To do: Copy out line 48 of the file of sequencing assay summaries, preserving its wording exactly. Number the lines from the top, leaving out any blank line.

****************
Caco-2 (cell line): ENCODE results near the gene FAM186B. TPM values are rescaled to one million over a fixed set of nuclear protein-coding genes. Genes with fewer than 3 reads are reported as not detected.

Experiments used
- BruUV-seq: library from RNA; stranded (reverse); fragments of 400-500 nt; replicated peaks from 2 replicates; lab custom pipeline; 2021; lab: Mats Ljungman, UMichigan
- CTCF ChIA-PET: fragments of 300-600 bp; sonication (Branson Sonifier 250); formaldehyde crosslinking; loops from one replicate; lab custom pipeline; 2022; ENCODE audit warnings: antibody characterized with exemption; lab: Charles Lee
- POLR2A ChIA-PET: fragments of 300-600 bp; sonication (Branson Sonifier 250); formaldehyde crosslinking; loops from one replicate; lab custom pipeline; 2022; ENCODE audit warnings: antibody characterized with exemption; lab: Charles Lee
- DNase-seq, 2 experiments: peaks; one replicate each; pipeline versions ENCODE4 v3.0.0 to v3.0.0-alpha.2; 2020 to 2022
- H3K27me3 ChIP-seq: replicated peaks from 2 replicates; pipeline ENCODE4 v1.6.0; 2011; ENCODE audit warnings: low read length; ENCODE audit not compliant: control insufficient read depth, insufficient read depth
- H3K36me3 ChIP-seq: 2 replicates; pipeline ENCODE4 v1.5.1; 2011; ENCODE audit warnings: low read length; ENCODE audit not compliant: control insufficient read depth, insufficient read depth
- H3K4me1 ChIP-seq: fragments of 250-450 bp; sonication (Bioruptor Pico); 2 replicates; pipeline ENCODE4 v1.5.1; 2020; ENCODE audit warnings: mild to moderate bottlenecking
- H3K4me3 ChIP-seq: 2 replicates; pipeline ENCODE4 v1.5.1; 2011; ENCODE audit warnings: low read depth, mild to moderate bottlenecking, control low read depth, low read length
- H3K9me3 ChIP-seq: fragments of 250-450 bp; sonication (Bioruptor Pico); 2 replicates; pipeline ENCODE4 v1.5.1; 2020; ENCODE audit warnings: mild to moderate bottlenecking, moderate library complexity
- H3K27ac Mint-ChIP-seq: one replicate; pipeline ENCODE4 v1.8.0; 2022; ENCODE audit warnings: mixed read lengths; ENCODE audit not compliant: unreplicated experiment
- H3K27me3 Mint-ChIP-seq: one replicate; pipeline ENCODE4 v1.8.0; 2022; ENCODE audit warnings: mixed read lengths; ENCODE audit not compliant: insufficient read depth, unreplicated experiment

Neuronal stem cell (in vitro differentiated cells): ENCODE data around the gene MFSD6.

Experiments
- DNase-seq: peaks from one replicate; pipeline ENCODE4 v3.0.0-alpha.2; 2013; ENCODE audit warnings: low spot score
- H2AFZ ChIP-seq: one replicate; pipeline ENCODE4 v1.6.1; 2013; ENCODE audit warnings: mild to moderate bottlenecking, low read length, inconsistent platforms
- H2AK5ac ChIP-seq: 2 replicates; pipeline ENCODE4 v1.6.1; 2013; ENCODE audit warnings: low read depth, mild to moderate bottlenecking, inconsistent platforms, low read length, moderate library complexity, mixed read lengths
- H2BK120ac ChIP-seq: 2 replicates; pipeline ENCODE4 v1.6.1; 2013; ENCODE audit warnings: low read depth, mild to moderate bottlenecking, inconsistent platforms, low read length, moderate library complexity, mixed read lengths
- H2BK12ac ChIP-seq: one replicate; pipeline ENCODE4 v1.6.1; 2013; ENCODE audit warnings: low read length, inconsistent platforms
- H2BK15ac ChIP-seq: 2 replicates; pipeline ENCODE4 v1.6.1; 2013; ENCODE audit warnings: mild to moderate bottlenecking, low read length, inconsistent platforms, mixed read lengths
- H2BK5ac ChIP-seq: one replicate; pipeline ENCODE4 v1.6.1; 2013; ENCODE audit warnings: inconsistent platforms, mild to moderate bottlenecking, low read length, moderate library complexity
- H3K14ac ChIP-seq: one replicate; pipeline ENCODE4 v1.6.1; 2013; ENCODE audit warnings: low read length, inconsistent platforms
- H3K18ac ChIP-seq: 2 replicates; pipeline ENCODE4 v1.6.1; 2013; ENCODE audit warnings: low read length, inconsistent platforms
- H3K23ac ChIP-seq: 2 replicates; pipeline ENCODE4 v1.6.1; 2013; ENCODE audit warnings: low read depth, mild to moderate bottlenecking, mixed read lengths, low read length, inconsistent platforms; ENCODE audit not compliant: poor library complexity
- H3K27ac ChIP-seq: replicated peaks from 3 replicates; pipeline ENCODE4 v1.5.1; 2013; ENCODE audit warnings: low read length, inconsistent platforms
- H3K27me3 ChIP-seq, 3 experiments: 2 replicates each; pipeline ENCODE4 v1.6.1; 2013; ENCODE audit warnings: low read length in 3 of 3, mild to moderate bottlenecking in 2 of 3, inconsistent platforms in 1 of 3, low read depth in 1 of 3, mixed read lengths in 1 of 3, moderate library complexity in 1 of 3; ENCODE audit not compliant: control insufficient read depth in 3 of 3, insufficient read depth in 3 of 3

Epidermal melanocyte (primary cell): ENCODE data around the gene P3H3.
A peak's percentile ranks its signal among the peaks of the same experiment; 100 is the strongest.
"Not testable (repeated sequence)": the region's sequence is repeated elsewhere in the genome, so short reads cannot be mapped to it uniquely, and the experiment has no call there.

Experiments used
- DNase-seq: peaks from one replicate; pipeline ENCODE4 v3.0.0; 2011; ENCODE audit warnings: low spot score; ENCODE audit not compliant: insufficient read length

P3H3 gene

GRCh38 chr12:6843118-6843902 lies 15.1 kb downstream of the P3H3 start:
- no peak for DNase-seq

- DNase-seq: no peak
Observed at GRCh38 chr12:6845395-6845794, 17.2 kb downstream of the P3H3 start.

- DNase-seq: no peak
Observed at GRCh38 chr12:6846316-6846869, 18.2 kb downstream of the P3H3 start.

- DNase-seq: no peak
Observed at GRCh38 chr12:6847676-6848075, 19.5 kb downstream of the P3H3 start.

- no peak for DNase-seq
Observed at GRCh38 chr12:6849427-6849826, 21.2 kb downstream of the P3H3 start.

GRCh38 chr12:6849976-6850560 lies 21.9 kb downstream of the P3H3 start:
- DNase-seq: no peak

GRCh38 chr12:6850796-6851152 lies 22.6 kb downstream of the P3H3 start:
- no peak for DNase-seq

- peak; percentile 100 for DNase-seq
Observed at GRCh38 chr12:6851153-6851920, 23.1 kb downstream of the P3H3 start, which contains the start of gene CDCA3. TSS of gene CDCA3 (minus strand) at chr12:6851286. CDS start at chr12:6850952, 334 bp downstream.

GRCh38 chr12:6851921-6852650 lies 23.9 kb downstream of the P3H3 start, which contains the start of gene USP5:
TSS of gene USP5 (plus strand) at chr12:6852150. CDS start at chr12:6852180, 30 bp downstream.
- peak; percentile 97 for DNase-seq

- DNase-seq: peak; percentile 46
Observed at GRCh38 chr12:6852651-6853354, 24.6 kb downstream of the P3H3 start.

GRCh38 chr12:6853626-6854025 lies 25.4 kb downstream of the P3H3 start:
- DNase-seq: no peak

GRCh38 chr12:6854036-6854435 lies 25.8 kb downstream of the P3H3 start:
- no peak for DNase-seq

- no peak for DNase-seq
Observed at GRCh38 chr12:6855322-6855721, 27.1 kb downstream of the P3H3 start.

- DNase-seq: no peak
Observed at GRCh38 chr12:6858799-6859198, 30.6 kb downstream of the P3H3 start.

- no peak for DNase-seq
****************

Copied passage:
- peak; percentile 100 for DNase-seq